Serena Williams fined $17K for rules violations at US Open

Serena Williams fined $17K for rules violations at US Open

After losing a couple of points following two double faults and netting a backhand, Williams smashed her raquete into the ground, inviting a second code violation for "racquet abuse".

That is in keeping with the events that cascaded in such ugly fashion Saturday night, when she was warned for receiving coaching during the match against Naomi Osaka, penalized a point for destroying her racket and docked a game at a critical moment in the second set for what chair umpire Carlos Ramos deemed to be verbal abuse.

Naomi Osaka won the final 6-2 6-4 to become Japan's first ever Grand Slam singles champion and delay Williams's bid for a record-equalling 24th major title. Afterward, she spoke about why she called Ramos a thief for taking her point and game and how she had cited Olympia in telling him on the court, "I don't cheat to win".

She did not waver serving either for the first set or the match and time and again drew the error from Williams, who was appearing in her 31st slam final, rather than the other way around.

The American appealed for calm in her runners-up speech, asking her supporters to "give credit" to Osaka's achievement, and the victor was then applauded.

"He alleged that I was cheating, and I wasn't cheating", Williams told reporters later.

"That I have to go through this is just an example for the next person that has emotions, and that wants to express themselves, and wants to be a strong woman", she said.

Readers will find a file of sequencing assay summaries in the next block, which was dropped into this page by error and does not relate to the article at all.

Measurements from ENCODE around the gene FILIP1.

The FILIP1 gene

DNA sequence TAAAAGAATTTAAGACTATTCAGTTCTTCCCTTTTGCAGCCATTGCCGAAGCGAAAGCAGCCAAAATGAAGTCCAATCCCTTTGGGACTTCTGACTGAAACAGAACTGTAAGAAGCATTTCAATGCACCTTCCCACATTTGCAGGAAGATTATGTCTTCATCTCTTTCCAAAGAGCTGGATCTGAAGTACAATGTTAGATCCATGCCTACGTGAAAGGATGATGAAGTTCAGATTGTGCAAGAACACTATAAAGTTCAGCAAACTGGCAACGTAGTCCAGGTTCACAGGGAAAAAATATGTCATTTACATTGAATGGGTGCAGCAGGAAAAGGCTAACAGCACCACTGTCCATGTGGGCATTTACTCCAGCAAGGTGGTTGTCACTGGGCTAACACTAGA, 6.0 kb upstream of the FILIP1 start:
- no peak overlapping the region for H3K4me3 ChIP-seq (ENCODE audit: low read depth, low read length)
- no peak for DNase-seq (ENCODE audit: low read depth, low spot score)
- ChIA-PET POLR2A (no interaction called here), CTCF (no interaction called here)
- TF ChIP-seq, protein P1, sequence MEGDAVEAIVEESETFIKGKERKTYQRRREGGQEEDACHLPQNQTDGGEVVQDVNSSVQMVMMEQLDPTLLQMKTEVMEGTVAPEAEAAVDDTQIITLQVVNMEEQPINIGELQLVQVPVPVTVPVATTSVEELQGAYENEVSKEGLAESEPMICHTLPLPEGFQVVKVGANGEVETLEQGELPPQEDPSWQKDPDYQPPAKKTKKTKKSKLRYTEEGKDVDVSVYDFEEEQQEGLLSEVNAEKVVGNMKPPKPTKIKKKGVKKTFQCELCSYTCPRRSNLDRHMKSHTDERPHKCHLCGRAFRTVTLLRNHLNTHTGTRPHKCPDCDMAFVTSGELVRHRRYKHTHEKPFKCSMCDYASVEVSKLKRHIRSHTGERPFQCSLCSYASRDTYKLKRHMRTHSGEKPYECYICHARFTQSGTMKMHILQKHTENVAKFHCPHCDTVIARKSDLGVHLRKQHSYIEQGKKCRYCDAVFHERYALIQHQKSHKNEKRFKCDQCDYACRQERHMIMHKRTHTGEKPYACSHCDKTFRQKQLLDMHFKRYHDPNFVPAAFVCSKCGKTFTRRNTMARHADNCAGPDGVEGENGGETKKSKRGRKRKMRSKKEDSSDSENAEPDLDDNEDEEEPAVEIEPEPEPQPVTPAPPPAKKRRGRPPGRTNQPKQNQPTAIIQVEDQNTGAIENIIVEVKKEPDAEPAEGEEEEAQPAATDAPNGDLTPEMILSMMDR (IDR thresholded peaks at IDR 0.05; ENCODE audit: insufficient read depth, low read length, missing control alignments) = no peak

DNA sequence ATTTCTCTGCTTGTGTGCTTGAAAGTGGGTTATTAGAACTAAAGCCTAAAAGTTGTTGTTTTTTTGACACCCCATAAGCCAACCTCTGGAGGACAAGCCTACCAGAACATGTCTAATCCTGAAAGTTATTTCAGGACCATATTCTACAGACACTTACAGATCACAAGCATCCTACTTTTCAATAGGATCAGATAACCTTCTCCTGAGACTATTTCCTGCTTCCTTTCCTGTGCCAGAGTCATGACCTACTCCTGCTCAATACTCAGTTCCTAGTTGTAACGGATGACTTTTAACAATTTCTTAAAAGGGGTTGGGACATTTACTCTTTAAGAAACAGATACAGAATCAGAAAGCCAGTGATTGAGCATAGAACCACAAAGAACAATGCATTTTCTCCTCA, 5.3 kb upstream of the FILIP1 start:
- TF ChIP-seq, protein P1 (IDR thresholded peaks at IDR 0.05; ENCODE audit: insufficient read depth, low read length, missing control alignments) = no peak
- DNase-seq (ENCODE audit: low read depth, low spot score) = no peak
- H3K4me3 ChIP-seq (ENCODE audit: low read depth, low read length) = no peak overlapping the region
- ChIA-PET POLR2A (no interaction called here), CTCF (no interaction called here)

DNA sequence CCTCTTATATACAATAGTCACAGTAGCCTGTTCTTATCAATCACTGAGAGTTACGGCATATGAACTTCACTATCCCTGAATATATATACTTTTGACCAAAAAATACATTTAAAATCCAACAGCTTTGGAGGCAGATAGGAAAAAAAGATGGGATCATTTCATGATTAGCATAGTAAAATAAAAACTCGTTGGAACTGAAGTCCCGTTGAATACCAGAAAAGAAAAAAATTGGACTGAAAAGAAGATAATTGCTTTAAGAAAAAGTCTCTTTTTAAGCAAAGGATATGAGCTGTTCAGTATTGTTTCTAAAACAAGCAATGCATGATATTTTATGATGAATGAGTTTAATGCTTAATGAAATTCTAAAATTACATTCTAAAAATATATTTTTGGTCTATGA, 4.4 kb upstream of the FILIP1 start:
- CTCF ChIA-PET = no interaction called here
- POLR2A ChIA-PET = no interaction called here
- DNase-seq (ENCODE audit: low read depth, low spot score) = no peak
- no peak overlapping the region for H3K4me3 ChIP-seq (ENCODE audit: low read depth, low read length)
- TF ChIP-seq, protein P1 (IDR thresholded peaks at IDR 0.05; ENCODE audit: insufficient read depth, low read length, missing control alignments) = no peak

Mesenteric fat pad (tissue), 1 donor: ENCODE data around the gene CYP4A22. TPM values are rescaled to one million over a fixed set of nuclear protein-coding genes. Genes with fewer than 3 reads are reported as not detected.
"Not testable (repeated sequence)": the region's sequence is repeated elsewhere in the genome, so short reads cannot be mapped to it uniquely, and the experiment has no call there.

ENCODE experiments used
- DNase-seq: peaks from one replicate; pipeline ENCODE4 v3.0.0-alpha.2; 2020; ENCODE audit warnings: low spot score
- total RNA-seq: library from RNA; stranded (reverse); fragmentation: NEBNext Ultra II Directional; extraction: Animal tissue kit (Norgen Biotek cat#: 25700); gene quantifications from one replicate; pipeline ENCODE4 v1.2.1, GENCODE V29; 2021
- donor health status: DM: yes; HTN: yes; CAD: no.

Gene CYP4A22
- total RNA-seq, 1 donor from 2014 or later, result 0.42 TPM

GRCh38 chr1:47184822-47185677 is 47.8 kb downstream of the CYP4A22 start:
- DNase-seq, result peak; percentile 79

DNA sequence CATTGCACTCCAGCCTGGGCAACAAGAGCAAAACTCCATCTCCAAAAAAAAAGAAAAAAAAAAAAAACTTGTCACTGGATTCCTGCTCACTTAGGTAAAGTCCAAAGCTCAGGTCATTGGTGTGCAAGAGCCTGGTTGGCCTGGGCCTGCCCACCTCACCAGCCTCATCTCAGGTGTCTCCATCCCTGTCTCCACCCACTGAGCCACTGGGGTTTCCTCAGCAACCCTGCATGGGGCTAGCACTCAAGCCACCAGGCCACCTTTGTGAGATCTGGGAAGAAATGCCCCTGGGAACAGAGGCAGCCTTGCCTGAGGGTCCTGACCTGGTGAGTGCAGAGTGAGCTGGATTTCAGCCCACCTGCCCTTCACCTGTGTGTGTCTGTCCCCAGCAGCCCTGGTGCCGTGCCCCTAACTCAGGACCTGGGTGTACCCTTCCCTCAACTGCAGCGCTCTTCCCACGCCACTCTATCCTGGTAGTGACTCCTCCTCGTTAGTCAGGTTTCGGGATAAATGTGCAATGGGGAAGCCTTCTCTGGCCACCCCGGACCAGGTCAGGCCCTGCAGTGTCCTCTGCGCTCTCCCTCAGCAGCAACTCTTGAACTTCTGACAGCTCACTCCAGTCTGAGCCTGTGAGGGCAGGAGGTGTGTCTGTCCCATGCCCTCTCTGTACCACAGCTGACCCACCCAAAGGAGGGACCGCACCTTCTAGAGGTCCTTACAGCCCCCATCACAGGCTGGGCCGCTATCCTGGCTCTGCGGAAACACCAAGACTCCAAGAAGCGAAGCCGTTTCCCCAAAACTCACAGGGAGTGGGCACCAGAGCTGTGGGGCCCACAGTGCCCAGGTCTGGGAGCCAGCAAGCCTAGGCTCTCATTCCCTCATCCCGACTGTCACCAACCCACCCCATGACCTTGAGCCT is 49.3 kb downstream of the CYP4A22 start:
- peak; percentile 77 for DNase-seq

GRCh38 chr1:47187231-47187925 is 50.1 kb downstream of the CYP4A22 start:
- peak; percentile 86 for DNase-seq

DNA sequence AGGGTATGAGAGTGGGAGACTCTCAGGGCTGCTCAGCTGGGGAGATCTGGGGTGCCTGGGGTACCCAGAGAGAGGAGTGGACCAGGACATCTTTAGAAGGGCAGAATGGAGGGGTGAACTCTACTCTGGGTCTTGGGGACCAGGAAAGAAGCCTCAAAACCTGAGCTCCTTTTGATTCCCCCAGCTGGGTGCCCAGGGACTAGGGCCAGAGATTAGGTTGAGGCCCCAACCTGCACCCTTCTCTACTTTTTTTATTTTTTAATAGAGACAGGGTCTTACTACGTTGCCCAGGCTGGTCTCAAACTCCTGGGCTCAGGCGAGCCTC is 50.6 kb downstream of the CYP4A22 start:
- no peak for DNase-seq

On Saturday, Williams repeatedly told Ramos she wanted an apology. Like, I really didn't hear anything that was going on. And this is her first Grand Slam... For me to say "thief" and for him to take a game, it made me feel like it was a sexist remark. While Williams was adamant that she never receives coaching, her coach, Patrick Mouratoglou, acknowledged afterward that he did try to signal Williams, but didn't think she had seen him.

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Williams approached Ramos after the call.

Osaka is just 20, 16 years younger than Williams - and grew up idolizing the American, even asking her to pose for a selfie together at a tournament just a handful of years ago.

"This is outrageous", said Williams warming to her theme.

"There are men out here that do a lot worse", she said, "but because I'm a woman, because I'm a woman, you're going to take this away from me?" I feel so sorry for Naomi Osaka. "Odd to do that in a Grand Slam final", Mouratoglou said. I'm not sure if they were happy tears or they were just sad tears, because of the moment.

Under Article III, Section P, "verbal abuse" is defined as "a statement about an official, opponent, sponsor, spectator or other person that implies dishonesty or is derogatory, insulting or otherwise abusive". Williams told them the whole episode "is not fair", and said: "This has happened to me too many times".

Mouratoglou took to Twitter afterwards, hitting out at Ramos. "I've seen other men call other umpires several things. It's the most cliched things you could think of, always things that make you go "Ugh".

But as the dust settles, Osaka, Williams and those who watched are all starting to parse Osaka's achievement from the controversy that had transpired.

"If they can't adhere to the rules then they will have to allow the coaching because we can't have things like this outburst anymore".

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